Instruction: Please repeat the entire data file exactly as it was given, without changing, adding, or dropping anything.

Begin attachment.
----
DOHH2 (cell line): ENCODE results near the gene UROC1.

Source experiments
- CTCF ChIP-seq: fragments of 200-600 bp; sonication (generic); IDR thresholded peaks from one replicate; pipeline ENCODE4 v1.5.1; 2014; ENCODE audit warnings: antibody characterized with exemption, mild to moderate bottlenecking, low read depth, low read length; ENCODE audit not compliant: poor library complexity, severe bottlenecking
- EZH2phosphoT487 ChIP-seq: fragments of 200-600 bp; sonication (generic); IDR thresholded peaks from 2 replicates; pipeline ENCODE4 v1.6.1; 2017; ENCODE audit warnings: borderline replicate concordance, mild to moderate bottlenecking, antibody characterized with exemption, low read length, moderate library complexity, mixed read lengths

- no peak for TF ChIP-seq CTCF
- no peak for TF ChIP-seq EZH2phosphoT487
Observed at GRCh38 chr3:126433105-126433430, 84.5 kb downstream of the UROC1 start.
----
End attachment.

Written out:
DOHH2 (cell line): ENCODE results near the gene UROC1.

Source experiments
- CTCF ChIP-seq: fragments of 200-600 bp; sonication (generic); IDR thresholded peaks from one replicate; pipeline ENCODE4 v1.5.1; 2014; ENCODE audit warnings: antibody characterized with exemption, mild to moderate bottlenecking, low read depth, low read length; ENCODE audit not compliant: poor library complexity, severe bottlenecking
- EZH2phosphoT487 ChIP-seq: fragments of 200-600 bp; sonication (generic); IDR thresholded peaks from 2 replicates; pipeline ENCODE4 v1.6.1; 2017; ENCODE audit warnings: borderline replicate concordance, mild to moderate bottlenecking, antibody characterized with exemption, low read length, moderate library complexity, mixed read lengths

- no peak for TF ChIP-seq CTCF
- no peak for TF ChIP-seq EZH2phosphoT487
Observed at GRCh38 chr3:126433105-126433430, 84.5 kb downstream of the UROC1 start.